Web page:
'Hi Michael. One of our goal umpires has suffered a long-term injury to his foot and won't be able to join us for most of the upcoming season. That means we have a spot open if you'd like to fill it.'
'Absolutely, I'd love to!' I exclaimed.
So now I'm in what they call the "Center of Excellence", which handles all the different levels of the SANFL, from the under-16s right up to the senior reserves. I've more or less achieved that goal I set out to achieve - to enter the SANFL system after just two seasons. For the first time, I feel a bit out of my depth here. I haven't immediately picked this up to the standard they want like I have everywhere else. That's great, it means I have to actually work hard to achieve something for once.

Early on in my short time as an umpire, I was telling someone how much I enjoy it.
'You know,' I said. 'Everything I do, I do with the intention of making a career of it. My stand-up, the radio, blogging, acting, it's all going towards something bigger. Umpiring is the only thing I do just purely for fun.'
'And you know, that's the one that will end up being your career,' said my friend. It was one of the wisest comments I'd ever heard. Because within a few weeks I realised that I could indeed make this my career.

Saturday, 23 April 2016


Part T of the April A-Z Blogging Challenge, where every day this month except Sundays, I'll be talking about things I love - one thing for each letter of the alphabet.

I guess for me it all started when I was doing my short-lived podcast. After the relative success of the two that Russell and I had recorded (and the two subsequent failures we recorded after that), we decided to bring in two more local comedians and do it as a weekly thing. One of them - Bridie - mentioned that she'd gotten a job as a weekly pub trivia host through a company called Quiz Meisters. I was working as a door-to-door salesperson at the time and was of course hating it. And since I had dreams of becoming a famous stand-up comedian, so I thought that the idea of having regular paid work in a performance area like that was very cool.

Months later, by some astonishing stroke of luck, I was on Seek (a job hunting website) for the first time in I don't know how many years and I stumbled across an ad from Quiz Meisters. They were announcing auditions for new hosts. They wanted applicants to turn up, talk for a minute about themselves and then read out some questions that they would provide. I contacted Bridie for advice and the main thing she gave me was "Be yourself. If you try too hard to be funny or witty, they'll see through that. They'll like you more if you just be yourself." That turned out to be the best advice she could give. In an audition group that was quite large and of a pretty high standard, they decided to bring me and two other people on board the team. At the time there was only one pub available to host. The plan was to put one of us into that pub and the other two would act as subs if they or any of the other hosts were unavailable on a particular week. The girl from our group of three that got given the available pub was let go after one week. Something about coming to the show completely unprepared. So they gave the pub to the other guy in our group. He's still there now and they love him. Me... well, I was stuck as a substitute for a whole year. There was one period of three months where I filled in as the host at the Barker Hotel while the regular host travelled through South America. But after those three months, he was given his pub back and I was back to being the occasional substitute.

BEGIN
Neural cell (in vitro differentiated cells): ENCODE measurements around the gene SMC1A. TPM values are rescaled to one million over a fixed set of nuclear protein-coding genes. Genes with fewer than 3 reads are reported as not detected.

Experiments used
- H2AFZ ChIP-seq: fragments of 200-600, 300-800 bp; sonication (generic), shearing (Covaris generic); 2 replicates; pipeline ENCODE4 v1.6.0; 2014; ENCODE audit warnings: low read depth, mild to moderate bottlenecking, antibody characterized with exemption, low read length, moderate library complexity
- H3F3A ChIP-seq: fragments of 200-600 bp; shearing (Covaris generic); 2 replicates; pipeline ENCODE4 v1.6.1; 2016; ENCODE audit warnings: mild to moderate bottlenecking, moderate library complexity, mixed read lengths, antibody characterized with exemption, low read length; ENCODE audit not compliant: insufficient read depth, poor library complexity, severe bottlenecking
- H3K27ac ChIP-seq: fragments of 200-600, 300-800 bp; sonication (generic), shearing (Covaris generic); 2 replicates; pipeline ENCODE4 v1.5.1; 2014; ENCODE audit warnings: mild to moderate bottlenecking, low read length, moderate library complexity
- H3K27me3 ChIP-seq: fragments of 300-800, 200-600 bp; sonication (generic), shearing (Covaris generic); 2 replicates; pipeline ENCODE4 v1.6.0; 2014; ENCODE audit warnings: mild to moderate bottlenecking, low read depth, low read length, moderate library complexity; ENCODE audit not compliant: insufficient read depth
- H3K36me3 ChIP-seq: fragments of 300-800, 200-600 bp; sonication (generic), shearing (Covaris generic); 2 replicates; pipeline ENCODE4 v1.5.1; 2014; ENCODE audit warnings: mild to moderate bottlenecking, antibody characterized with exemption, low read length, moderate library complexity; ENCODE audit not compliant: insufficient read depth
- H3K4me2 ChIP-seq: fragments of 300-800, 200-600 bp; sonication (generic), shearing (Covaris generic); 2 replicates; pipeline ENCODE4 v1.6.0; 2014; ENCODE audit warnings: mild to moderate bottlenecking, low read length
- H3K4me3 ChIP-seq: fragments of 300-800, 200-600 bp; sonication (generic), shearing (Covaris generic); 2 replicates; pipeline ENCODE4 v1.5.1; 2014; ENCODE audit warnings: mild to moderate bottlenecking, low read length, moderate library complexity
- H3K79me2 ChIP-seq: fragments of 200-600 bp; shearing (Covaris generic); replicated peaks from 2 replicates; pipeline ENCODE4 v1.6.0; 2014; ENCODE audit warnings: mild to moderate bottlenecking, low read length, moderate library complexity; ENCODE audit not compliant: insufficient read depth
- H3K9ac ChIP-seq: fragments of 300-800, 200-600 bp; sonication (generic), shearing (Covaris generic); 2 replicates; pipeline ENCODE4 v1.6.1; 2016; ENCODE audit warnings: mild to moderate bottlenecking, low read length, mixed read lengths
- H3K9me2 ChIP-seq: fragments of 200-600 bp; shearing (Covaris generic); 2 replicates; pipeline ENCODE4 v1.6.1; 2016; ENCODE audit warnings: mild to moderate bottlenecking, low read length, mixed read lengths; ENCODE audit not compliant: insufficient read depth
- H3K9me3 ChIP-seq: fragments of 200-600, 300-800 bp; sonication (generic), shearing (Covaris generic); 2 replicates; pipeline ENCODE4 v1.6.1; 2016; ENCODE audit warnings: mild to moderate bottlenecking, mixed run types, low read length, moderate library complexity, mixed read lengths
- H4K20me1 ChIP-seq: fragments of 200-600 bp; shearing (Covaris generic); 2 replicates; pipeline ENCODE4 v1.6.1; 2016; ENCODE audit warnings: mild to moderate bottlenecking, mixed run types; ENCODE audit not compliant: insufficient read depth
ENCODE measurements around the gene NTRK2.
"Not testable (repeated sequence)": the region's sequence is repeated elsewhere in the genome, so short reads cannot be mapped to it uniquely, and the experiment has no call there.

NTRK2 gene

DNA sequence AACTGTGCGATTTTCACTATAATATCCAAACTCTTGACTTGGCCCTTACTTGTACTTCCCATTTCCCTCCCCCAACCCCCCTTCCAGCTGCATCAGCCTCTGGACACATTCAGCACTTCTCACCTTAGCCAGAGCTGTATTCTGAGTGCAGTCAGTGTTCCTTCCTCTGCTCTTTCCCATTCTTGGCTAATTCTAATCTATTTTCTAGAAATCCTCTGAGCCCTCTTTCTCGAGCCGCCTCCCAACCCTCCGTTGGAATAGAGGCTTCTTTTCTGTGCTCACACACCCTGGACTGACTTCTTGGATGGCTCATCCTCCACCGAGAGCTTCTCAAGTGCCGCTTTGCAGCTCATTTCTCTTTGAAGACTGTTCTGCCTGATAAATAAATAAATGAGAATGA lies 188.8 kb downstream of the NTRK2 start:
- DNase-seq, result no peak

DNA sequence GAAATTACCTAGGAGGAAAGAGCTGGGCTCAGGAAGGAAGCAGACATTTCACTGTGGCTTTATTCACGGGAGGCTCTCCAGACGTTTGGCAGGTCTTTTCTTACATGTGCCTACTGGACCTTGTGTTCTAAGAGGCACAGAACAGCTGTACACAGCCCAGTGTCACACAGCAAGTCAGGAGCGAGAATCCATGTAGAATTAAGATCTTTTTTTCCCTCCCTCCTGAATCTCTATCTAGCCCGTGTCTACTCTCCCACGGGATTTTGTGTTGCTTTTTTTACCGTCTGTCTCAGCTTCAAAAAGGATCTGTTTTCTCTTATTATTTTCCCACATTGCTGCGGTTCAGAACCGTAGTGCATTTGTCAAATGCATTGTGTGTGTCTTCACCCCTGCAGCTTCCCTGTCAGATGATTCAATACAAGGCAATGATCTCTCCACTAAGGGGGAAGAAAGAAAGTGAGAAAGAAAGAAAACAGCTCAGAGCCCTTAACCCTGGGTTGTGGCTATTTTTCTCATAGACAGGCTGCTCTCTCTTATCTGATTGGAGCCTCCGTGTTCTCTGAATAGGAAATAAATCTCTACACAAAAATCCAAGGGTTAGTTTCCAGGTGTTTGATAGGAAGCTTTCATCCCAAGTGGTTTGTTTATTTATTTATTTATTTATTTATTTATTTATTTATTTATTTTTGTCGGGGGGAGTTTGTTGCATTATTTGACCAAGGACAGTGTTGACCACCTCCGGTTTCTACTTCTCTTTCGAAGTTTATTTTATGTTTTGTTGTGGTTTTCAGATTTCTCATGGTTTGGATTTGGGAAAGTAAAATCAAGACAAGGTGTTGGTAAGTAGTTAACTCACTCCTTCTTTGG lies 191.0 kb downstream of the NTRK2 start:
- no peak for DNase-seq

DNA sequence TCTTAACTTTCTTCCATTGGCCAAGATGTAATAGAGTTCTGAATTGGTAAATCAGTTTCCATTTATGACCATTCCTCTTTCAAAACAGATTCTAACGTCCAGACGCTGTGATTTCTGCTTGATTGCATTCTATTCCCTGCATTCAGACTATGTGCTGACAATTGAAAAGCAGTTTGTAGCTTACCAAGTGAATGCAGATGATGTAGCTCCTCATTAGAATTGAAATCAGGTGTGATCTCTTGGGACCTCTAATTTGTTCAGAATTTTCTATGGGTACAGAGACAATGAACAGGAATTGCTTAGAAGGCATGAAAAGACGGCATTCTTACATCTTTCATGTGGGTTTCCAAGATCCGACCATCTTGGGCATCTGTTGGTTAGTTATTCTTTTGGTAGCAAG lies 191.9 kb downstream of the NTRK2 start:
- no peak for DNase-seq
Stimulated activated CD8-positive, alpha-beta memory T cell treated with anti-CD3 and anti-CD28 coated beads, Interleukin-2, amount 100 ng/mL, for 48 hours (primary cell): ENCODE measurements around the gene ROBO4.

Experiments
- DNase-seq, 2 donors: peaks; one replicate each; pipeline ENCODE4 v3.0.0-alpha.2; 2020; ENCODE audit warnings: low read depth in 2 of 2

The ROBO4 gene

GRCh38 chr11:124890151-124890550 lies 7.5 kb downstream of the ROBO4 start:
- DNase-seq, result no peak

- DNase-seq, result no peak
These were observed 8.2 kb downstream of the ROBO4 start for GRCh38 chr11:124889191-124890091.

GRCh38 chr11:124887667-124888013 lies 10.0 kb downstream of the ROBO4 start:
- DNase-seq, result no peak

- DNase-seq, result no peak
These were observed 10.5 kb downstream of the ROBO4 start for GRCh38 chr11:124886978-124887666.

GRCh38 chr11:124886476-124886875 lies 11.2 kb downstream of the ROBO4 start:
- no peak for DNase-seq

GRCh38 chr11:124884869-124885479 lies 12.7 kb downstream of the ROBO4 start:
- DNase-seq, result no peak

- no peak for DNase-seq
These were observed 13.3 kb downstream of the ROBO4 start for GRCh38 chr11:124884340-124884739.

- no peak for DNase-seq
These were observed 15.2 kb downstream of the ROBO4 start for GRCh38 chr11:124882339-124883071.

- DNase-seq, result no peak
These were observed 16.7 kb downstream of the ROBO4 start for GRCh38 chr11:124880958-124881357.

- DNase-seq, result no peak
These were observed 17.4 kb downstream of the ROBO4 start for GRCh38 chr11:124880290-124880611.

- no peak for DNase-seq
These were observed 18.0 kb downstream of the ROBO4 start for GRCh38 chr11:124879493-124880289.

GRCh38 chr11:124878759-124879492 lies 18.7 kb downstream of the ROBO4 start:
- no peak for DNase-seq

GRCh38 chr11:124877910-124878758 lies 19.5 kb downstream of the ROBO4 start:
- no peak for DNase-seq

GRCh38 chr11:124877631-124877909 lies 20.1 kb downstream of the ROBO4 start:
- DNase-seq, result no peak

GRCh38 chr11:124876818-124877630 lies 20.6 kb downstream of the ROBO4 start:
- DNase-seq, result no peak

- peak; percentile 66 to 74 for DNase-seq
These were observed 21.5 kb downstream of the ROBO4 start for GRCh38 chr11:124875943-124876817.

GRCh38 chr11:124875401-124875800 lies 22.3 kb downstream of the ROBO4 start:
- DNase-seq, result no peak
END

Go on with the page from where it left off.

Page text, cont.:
I forget what the circumstances were that surrounded it, but eventually, The Barker needed a new host to take over permanently. At the time, I had just finished my first season of football umpiring and I could see a real future in it. Unfortunately, training nights were on the same night as the quiz. I took over the pub with the understanding that when the new season started up again in five months time, they may have to look for a new host again. Those five months passed and I fell in love with hosting the show. I had to make a decision - I loved quiz hosting and umpiring equally. Should I stick with hosting, which paid more but had no progression? Or go back to umpiring, which paid barely anything now but which had a very promising and lucrative career path? In the end, I made it work perfectly. I stuck with the quiz nights on Thursdays. I found a new umpiring panel that trained on Wednesdays instead. And since this new panel had an abundance of umpires and the old one was struggling for numbers, both of them were happy for me to train at the new one while only doing games for the old one (which incidentally was MUCH closer to my house). All three parties benefited from the arrangement and I was free to continue pursuing both of these things that I loved.

At this time, the Barker quiz had the lowest attendance of any Quiz Meisters venue in South Australia. The state leader blamed it mainly on the lack of a truly permanent host - it had changed maybe four or five times in the first couple of years. For a long time, I would turn up to the pub and have to worry if we'd even get the minimum 15 people required for the game to go ahead. A couple of times we didn't reach that number, so the pub dropped the value of the prizes to allow us to keep going. But it was always a struggle making the night fun when there was a lingering feeling in the air of "No one else wanted to come tonight." But over the course of time, two things happened. First, just like our state leader had predicted, having the same host week in, week out meant that I was able to forge relationships with the people that came. They'd come regularly, then another team would play and decide to start coming regularly, then another. We'd lose one along the way, then we'd gain another one down the track. Secondly, trivia as a whole exploded in South Australia. I only really noticed it last year, when I realised that all the pubs in which you could play free poker were replacing their poker nights with trivia nights. Our small team of Quiz Meisters pubs had grown from about five pubs to over 15. Now, it gives me a huge amount of joy to walk into the room in which I host my show and find a bunch of regulars already there eating dinner. By the time the show starts, we will have had to grab tables from other rooms to accommodate all the players. It's now the pride and joy of my working life.